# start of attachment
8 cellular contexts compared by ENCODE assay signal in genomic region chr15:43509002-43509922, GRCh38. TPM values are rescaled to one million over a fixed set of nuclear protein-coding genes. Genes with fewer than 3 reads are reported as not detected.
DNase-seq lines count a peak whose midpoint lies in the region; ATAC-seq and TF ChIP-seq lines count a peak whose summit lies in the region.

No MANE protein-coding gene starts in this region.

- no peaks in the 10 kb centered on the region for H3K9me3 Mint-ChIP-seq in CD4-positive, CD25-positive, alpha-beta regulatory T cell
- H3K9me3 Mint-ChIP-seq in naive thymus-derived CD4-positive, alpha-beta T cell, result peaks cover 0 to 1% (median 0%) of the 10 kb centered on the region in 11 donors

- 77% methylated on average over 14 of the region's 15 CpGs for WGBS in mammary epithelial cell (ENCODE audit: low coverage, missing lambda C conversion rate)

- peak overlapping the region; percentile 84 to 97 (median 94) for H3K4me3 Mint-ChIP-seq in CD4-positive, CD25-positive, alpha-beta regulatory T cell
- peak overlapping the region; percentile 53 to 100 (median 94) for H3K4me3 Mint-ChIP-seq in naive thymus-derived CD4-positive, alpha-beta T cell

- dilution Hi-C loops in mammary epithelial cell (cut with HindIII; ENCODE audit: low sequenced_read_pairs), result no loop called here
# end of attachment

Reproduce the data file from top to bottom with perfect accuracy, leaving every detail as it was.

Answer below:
8 cellular contexts compared by ENCODE assay signal in genomic region chr15:43509002-43509922, GRCh38. TPM values are rescaled to one million over a fixed set of nuclear protein-coding genes. Genes with fewer than 3 reads are reported as not detected.
DNase-seq lines count a peak whose midpoint lies in the region; ATAC-seq and TF ChIP-seq lines count a peak whose summit lies in the region.

No MANE protein-coding gene starts in this region.

- no peaks in the 10 kb centered on the region for H3K9me3 Mint-ChIP-seq in CD4-positive, CD25-positive, alpha-beta regulatory T cell
- H3K9me3 Mint-ChIP-seq in naive thymus-derived CD4-positive, alpha-beta T cell, result peaks cover 0 to 1% (median 0%) of the 10 kb centered on the region in 11 donors

- 77% methylated on average over 14 of the region's 15 CpGs for WGBS in mammary epithelial cell (ENCODE audit: low coverage, missing lambda C conversion rate)

- peak overlapping the region; percentile 84 to 97 (median 94) for H3K4me3 Mint-ChIP-seq in CD4-positive, CD25-positive, alpha-beta regulatory T cell
- peak overlapping the region; percentile 53 to 100 (median 94) for H3K4me3 Mint-ChIP-seq in naive thymus-derived CD4-positive, alpha-beta T cell

- dilution Hi-C loops in mammary epithelial cell (cut with HindIII; ENCODE audit: low sequenced_read_pairs), result no loop called here